I wrote a post a couple of days ago, and so I'm going to post that one second, which will really mess with the bizarre top-to-bottom reverse-chronology blogs are known for. Besides, I'm still looking for a picture that really needs to get linked. You'll know it when you see it. Found it! The day may proceed. Furthermore, this is my first time fiddling with the new, official Blogger comments system, so if I don't like them, it's quickly back to Haloscan.
*update: I hate Blogger's comment system, Haloscan is back!*
The Saturday Paper = Family Circus
I once read somewhere -I think it was in a Tom Clancy book or something- that they don't schedule newsworthy political events on Fridays because nobody reads the Saturday papers. I usually don't read the Saturday paper, and given today's pile of editorial-page drek and Memorial Day Sale advertisements, I can see why. Even the sports reporters send in the second-stringers to cover the games, leaving this ugly stepchild of an otherwise good paper for one day a week. About the only highlight of today's paper was chuckling at how far off the 52-week highs Atari (not the same one as when we were kids) and Eidos have fallen.
Eidos actually warrants a brief note, because it makes me want to go referencing Edgar Allan Poe works, proclaiming the "Fall of the House of Lara Croft", given that Ion Storm Austin -Eidos' last bastion of quality developers- has all but been dissolved, and the rumors that Warren Spector has pulled a "Masque of the Red Death" and has run for the hills are probably true. After the massive backlash against the dumbing-down of Deus Ex 2: Invisible War (or, as the French port is called, Deus Ex Deux: Le Grande Merde), which would've actually been better if it had a killer-orangutan as the arch-villain, it's not surprising that this week Eidos pulled a page out of the Ritual handbook and canned the majority of its staff as a wonderful thank-you for the critical praise being lavished upon Thief III, just as Ritual had done after shipping the gold-master for Star Trek: Elite Force II.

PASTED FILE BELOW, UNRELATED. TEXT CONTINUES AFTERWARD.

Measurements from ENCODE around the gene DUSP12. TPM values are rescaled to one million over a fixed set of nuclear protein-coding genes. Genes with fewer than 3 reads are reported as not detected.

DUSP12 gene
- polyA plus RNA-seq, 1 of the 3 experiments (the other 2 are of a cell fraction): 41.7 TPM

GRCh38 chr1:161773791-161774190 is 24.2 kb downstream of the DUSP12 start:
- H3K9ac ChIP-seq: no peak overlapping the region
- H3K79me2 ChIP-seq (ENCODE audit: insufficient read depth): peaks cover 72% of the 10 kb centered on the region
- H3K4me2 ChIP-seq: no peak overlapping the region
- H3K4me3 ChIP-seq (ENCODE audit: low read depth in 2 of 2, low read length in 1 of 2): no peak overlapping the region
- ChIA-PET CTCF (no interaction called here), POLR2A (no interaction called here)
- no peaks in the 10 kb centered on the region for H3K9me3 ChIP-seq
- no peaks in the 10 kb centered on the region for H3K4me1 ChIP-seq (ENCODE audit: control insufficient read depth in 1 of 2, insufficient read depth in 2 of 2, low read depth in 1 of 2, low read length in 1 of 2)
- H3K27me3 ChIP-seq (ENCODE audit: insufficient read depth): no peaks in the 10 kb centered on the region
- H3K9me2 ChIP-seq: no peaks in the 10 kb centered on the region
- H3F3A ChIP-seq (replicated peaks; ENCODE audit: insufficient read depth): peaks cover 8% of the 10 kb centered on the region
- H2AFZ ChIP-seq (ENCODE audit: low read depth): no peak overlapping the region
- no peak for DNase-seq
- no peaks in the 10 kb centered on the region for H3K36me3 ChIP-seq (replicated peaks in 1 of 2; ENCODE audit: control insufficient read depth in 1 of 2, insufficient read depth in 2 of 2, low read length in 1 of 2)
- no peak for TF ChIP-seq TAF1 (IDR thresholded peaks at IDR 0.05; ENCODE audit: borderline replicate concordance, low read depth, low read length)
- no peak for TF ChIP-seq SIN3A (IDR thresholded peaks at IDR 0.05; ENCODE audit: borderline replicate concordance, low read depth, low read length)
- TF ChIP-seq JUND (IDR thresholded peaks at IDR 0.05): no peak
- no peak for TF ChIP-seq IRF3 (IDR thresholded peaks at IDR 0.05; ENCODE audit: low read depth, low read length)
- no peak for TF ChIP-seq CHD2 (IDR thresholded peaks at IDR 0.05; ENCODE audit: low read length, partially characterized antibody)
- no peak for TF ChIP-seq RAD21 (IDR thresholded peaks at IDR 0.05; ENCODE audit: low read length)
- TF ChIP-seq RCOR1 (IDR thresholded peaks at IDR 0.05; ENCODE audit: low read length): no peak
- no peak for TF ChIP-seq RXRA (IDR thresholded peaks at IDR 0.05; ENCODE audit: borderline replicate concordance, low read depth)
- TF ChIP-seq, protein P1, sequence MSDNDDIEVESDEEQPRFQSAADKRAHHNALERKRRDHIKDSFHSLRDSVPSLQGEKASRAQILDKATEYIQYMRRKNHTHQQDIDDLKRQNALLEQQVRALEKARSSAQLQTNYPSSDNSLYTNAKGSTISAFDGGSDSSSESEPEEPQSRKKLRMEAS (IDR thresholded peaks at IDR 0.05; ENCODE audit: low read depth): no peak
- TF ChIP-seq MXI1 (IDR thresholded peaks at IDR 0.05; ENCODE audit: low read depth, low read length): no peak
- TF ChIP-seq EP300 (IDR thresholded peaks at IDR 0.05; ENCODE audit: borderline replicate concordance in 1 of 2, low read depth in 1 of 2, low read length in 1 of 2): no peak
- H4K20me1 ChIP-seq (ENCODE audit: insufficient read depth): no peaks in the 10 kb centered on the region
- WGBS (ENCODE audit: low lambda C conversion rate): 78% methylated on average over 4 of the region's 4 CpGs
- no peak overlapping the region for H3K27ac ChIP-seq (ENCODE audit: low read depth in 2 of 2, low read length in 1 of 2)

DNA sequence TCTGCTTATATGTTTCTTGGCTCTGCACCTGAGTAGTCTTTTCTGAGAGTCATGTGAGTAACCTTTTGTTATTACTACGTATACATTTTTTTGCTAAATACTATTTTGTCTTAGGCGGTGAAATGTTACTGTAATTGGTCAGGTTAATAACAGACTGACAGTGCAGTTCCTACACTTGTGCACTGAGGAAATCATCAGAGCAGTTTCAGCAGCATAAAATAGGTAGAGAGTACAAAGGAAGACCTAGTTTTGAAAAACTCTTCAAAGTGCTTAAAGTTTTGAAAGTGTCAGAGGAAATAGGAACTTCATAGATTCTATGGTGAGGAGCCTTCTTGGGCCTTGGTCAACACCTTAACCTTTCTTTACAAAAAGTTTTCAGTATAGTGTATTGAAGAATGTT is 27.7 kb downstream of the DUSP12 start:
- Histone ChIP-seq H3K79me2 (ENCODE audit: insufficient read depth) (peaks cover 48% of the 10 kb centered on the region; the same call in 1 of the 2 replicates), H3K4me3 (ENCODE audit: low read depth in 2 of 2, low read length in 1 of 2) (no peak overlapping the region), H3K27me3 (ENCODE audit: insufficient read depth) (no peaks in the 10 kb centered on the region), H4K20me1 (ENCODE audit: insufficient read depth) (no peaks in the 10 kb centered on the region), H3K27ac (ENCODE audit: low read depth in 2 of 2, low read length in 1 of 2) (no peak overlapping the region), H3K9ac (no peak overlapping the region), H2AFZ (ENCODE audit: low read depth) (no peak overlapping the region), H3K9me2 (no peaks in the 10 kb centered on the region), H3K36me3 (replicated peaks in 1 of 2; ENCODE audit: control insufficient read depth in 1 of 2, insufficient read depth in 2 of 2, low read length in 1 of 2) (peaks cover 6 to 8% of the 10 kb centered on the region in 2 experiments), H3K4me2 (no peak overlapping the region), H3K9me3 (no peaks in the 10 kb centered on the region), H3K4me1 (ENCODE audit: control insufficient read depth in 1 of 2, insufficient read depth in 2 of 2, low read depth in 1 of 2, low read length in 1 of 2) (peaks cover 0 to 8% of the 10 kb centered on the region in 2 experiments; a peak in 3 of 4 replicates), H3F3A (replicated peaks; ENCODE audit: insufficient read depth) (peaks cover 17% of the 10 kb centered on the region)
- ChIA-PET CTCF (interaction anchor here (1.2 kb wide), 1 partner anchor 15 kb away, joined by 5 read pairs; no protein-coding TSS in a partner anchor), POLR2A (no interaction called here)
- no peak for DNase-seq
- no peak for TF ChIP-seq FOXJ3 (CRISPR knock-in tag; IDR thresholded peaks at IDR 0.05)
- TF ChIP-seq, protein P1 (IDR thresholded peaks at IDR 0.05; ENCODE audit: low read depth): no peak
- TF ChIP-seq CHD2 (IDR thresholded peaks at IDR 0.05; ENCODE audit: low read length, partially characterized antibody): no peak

*the following transition really does a feeble job of disguising the total non-sequitur*
Which brings me back to a bizarre futurist kind of idea I had a while back for designing a front-end for online stores that (get this shit) looks like a fucking store. Now, when trying to explain this bastard cross between Quake and Amazon.com, my friend decried the entire theory because he apparently loathes browsing and prefers search-functions, while I love walking into Best Buy with a wad of cash and wondering what I'll be walking out with. So I had this whole thing figured out, down to streaming in the graphics of, say, a CD case and manipulating it and everything. And he just said nobody who shops online wants to browse and look through things.
And maybe he's right, so why not take the front-end one step further and make shopping fun with the graphics engine by pulling out the BFG and fragging anyone you see taking a Yanni CD to the virtual cashier. "No one-click shopping here, motherfuckers! Pwnzored!"
Anyway, I was thinking about this following trying to access a site Slashdot had on its front-page regarding where the futurists 50 and 75 years ago thought we'd be at this dawn of the 21st century. My mother likes to tell me how her father said to her that by the time she was his age (which actually would've been around ten years ago) we'd all be flying to work in nuclear-powered helicopters. Hell, when I'm that age, in about twenty or so years, I wouldn't rule out the helicopters bit, but we'll surely still be guzzling Saudi oil.
So I think I'll watch Minority Report, read Snow Crash and spend a moment praying for a really good Special-Edition DVD-release of Blade Runner while I wait for that site's hard-drive to stop smoking so I can access it.
Anyway, I'm beginning to think that Ridley Scott's going to do Special Editions for 1492: Conquest of Paradise and White Squall before he gets around to doing one for Blade Runner, leaving me to re-read Future Noir, which is a rather worshipful look at the making of Blade Runner and its various versions, but it's still a good read, sort of like Masters of Doom was, but it'd be a lot better if I had a definitive DVD to watch it with.
Film-Composer Equation Time:
Hans Zimmer = (Vangelis + Philip Glass) - talent
I really was intending on seeing The Day After Tomorrow yesterday at the 11AM showing, but then decided to laugh at my friend's cousin, who defeated my computer prank in about twenty minutes. I then found that he got back at me by cutting down all of my trees in Animal Crossing, which I was planning on doing fairly soon enough, anyway. So, I'll have to catch it on Tuesday, which is the day after the day after tomorrow.
Computer prank of the day: If your intended-victim has a ball-mouse (not one of those optical-dealies), get a piece of clear tape and stick it over the hole the mouse-ball goes through. It's a ten-second prank, and that's about the lifespan of it, because it may be clear but it's not that clear, but the mook knows he's been hit, and is likely to yell, "What the Fuck!" at least upon finding his mouse is unresponsive or when he finds the tape on the bottom of it. And it's that scream that makes the whole prank worthwhile.